Contributed by guest blogger Dawn Marie Woroniak
And they have overcome him by the blood of the Lamb and by the word of their testimony. (Revelation 12:11 NIV)
Most of my life, I have struggled with depression . . . a dark and hopeless place that was numbed by binge drinking when it became too much for me to handle. At the time, I thought it would help ease the pain of the emotional and physical abuse that had occurred during childhood. At an early age, I became insecure, lonely, depressed, and a perfectionist . . . all in the hopes of overcoming, but I never overcame.
Even after saying “yes” to Jesus, I struggled with binge drinking. Knowing, that I needed help, I began to receive counseling. Unfortunately, within a couple of appointments, I would convince myself that I was okay, only to discover the harsh reality that I was not—a cycle that lasted longer than it should have because of my stubbornness and unwillingness to work through the pain. Working through pain brings healing, but at the time I was not cooperating with God’s healing plan for me. Condemnation and shame consumed me. After all, how could I be a Christian and still struggle like I was? I doubted God’s forgiveness because of the prison I kept myself in. God gave me the keys to break free when I said “yes” to Him, but in my absolute foolishness . . . I did not use them. In essence, I was oblivious to the free gift of salvation He had given me.
During my healing process, I have learned that God has a very good sense of humor. At times, when God calls us . . . it can be in the “midst” of our pain and darkness. For it is in the “midst” of things that God shows up in greatness!
When He called me to write Victory Embraced . . . I was not only cleaning dishes . . . I was still in the “midst” of struggling with depression, which I have discovered is partly due to heredity. However, I now know I have God’s DNA . . . and because of this, I will always be victorious!
While collecting testimonies for the book, I began to experience symptoms of PMDD (Premenstrual Dysphoric Disorder), which is a major mental depressive disorder and definitely has a few extra edges than regular PMS, occurring only to 3 to 8 percent of women. I have been told many times that I am quite unique . . . not only in my sense of humor but also in how I process and see things in life. Now there is indisputable evidence that what has been said for years is true! Yep, this definitely proved it . . . not only to myself but also to those closest to me.
PMDD usually makes its ugly appearance in women who are in their late 30s or mid-40s. Mine showed up when I was 36. With all the hormone shifts, I also started having simple-partial seizures, which are rarely noticed by others. They begin with a feeling of deja vu followed by staring that can last a few minutes.
In my potential for perfectionism, I happen to have all of the symptoms of PMDD . . . not just the four or five that classify the disorder and help to make a diagnosis. Symptoms of PMDD include anxiety and a feeling of being on edge, memory issues, severe mood swings, crying for no reason, extreme sensitivity to abandonment and rejection, anger and increased conflict with the ones you love, decreased interest in usual activities, feelings of being overwhelmed as well as feeling out of control, joint and muscle pain, weight gain, insomnia, and headaches. Yes, a long list of symptoms, but nothing God cannot handle. Sometimes one month can be worse than another. During the more intense months, I pray for it to be over quickly and at times have felt as if I am holding on to Him for dear life. I have a neurologist for the seizures, which are now under control with the medicine. After two years of being seizure free, my doctor can begin lowering the dosage until I am completely off it. My psychiatrist is to help take the edge off of the PMDD. Through it all, I have the most renowned doctor in the world by my side overseeing things . . . my sweet and precious God.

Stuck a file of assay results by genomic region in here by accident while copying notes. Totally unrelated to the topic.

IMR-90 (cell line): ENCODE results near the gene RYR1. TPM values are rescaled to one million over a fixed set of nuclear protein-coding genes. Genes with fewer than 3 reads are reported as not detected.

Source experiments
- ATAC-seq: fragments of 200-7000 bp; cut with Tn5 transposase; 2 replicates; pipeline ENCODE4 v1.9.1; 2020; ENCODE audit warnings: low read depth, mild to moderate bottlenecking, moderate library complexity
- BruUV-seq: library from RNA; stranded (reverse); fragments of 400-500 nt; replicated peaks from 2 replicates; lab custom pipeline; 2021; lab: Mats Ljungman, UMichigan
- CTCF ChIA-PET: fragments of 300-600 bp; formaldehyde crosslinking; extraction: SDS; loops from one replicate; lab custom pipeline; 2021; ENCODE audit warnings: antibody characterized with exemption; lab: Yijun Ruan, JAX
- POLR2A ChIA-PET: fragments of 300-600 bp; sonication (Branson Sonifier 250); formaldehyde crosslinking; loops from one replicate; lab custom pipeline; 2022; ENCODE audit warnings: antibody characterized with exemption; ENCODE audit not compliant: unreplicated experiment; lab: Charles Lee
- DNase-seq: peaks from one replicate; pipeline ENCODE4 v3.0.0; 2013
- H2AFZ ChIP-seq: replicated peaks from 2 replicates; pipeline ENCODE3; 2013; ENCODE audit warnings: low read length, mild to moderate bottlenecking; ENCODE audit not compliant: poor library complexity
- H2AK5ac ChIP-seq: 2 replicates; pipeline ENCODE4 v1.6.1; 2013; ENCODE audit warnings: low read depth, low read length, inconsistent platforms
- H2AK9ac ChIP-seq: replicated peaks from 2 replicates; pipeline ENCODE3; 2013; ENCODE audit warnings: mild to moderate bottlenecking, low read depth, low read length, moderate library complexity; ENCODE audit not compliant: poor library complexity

I am learning there are things I can do to help relieve the symptoms of PMDD such as hormone therapy, taking nutritional supplements, antidepressants, exercise, drinking less caffeine. My hardest to follow through on is eating less chocolate, cheese, and carbohydrates. Yes, it is true . . . sometimes chocolate is a girl’s best friend.
I have learned that with any disorder—not only in my life, but with others as well—there is hope because God has the power to take any disorder and create order out of a total mess, He can create beauty. And because I have learned the character of God and who He says He is, I have absolute faith that He will provide the avenues for my healing even if that means He balances all my hormones through early menopause. A pure miracle in itself! I do not put anything past God . . . He can do all things! Being in the process of healing does not mean failure because obtaining victory is a continuous motion of moving forward.
We are a work in progress . . . always under construction. With God, seven months of intense counseling has helped transform my life. I have learned to put God first in all I do . . . and to depend on Him for all I need. I am blessed to have a very loving husband who has been supportive, understanding, and patient with me along my journey of Embracing Victory Over the Storm of Depression.
Many thanks to today’s guest blogger Dawn Marie Woroniak. Eight years ago, she started gathering testimonies throughout the United States for a book called VictoryEmbraced. The testimonies in this encouraging book are from people in various professions as well as some who are well-known and respected in ministry. Dawn Marie says, “It is my prayer, and the prayer of those who have shared their stories, that you will be blessed and forever changed!”
Learn more about Dawn Marie and her ministry at www.victoryembraced.org. It’s a ministry of prayer and healing . . . powerful testimonies . . . changed lives . . . and renewed hope.